FOMO is an acronym for Fear Of Missing Out. It is an intense feeling of anxiety that an exciting or interesting event is happening somewhere else without you. This anxious feeling is most often caused by social media sites like Facebook, Twitter, Snap Chat and Instagram, but can also be initiated by a in-person conversation, text, phone call or email.
With today’s technology, we are more connected to those around us than ever before. We see every picture someone’ takes on their amazing vacation, the videos of that kickass concert, and every event invite everyone is receiving. It can be so difficult to not feel like you’re missing out on something with the whirlwind of activity around you.
It can make you question if you’re in the right job, following the right path, living in the right place. It can make you second guess your relationship, your favourite activities, which sports teams you support. FOMO can make you feel overwhelmed, inadequate and dissatisfied with yourself and your life. So how do we avoid all these negative emotions?
REMIND YOURSELF OF REALITY.
Remember that all those amazing vacay pics you saw on Instagram aren’t someone’s everyday life. It is so important to not compare your behind the scenes with someone else’s highlight reel. Limit your exposure to social media. Unfriend or Unfollow accounts that consistently make you feel bad about yourself. If you feel yourself getting lost in all the new and exciting things being posted on social media…. unplug.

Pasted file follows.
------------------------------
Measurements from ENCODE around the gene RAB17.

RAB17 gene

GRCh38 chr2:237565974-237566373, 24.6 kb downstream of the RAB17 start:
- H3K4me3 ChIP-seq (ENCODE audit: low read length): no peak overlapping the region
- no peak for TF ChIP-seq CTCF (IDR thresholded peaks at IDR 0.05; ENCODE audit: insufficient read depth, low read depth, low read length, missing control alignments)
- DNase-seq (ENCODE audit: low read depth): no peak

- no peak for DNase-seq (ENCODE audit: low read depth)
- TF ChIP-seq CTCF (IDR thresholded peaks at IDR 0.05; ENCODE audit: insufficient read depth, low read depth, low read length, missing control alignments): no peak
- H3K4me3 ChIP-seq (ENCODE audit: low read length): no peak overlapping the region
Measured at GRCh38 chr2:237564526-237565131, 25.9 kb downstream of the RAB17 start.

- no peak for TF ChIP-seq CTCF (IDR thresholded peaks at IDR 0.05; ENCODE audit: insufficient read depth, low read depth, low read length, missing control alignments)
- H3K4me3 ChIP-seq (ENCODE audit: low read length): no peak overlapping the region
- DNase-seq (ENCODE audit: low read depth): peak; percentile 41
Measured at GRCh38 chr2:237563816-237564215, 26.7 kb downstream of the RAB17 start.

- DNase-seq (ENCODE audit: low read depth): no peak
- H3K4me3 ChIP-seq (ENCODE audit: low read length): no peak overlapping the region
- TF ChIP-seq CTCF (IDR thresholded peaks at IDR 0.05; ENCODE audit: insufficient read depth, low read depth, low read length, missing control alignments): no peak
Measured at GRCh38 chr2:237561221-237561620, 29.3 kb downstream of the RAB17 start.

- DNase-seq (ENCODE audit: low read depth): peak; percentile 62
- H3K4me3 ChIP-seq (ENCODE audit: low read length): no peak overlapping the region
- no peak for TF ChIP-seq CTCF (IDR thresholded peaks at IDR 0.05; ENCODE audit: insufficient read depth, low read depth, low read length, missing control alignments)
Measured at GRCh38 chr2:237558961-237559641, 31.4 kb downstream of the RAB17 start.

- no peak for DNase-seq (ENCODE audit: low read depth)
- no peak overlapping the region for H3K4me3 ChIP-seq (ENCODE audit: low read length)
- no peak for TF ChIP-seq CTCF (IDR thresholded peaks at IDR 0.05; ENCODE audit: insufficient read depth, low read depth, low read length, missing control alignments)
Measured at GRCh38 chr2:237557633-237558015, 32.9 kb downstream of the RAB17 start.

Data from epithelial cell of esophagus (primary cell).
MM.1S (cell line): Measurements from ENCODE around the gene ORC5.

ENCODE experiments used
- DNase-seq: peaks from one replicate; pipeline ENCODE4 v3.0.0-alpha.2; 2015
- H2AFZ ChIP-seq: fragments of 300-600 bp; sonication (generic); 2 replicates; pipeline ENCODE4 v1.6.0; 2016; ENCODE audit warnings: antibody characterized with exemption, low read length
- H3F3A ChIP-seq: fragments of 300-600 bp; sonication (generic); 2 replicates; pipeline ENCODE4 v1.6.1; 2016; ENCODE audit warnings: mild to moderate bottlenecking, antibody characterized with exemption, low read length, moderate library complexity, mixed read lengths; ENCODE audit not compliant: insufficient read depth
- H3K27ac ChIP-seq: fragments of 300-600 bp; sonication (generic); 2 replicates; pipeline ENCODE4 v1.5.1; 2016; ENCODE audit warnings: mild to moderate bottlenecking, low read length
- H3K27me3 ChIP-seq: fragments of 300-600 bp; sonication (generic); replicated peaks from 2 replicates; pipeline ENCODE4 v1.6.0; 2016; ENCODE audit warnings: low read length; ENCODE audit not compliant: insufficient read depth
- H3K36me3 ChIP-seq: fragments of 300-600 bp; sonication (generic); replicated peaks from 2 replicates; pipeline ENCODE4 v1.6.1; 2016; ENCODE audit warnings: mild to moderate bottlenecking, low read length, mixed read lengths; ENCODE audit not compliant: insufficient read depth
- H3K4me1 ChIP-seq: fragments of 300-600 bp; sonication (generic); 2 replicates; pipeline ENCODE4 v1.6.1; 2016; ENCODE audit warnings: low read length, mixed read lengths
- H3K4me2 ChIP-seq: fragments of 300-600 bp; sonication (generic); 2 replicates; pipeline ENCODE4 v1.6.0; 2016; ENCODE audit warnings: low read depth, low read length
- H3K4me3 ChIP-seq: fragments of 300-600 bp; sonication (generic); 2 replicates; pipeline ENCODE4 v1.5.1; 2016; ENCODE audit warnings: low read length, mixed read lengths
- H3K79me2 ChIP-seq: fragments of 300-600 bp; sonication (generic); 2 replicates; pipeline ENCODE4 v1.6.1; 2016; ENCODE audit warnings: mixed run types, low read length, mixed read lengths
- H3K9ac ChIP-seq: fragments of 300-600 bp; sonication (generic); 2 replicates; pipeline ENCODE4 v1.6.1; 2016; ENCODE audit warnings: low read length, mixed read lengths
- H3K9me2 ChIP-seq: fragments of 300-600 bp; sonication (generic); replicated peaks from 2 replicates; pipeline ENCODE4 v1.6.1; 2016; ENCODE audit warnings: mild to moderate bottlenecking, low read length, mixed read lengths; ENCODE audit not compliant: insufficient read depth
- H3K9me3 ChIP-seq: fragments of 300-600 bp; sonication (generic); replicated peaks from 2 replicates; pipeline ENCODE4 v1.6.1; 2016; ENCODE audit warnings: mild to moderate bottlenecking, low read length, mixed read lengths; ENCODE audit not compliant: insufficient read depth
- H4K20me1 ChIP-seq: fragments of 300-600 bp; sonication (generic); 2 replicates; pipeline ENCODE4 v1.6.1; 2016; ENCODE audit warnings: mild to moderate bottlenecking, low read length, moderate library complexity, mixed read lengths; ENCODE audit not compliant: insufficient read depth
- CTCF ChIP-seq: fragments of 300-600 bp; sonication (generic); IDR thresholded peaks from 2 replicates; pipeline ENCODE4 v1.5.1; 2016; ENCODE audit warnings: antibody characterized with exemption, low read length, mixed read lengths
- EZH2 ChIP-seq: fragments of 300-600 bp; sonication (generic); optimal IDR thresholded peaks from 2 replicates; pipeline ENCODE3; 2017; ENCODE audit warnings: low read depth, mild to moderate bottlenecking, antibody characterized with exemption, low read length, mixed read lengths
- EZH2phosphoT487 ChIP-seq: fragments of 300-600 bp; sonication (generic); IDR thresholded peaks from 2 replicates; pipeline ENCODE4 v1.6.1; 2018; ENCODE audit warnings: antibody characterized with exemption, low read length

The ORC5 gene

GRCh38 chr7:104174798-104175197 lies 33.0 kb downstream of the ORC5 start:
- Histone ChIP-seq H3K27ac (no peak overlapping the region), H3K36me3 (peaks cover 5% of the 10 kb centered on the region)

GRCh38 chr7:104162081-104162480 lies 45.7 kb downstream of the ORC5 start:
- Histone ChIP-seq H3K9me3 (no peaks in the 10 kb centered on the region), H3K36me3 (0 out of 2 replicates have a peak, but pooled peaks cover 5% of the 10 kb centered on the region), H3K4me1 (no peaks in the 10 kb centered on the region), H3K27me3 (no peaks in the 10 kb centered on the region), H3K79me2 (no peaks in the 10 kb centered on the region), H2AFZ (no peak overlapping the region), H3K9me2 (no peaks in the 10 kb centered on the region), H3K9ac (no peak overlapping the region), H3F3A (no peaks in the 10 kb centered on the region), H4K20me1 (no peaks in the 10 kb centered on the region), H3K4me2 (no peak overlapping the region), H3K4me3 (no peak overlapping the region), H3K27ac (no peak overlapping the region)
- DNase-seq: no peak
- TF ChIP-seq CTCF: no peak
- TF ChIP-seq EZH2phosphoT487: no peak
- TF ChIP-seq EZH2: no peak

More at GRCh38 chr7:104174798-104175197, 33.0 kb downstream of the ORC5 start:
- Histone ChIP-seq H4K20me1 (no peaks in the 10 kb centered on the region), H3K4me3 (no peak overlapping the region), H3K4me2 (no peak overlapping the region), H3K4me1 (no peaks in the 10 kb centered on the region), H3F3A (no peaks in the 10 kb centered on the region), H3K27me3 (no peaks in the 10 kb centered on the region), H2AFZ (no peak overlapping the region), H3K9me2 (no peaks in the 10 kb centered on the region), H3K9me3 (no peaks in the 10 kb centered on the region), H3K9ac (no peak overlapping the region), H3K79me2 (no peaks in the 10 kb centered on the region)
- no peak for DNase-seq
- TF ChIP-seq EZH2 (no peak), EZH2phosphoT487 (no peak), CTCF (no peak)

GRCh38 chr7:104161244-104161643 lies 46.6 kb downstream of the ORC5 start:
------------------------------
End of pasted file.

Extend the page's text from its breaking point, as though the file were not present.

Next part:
CREATE A VISION BOARD
A vision board could help you focus your dreams, thoughts and feelings. By having your own highlight reel, you can counteract FOMO by reminding yourself that what they’re doing looks great, but it’s not what you want. BUT if it is something you want, just add it to your board! This will reduce the anxiety and jealousy you may be feeling.
Mindfulness is a therapeutic technique that refers to a nonjudgmental observation or awareness that is focused on the present experience. Try this mindfulness immersion exercise: Take a boring daily activity like washing the dishes and try to sense the muscles you use to wash, the scent of the soap, and the feeling of bubbles between your fingers. Rather than multitasking or hurrying up this task to get on to the next one, appreciate your current state of being. Mindfulness can help those with major FOMO enjoy what they are doing in the here and now, instead of yearning for what else could be.
FOMO is not fun to experience, but taking these small steps can alleviate the intensity and frequency of FOMO. Live your life without asking what if. Your mind, body and soul will thank you.
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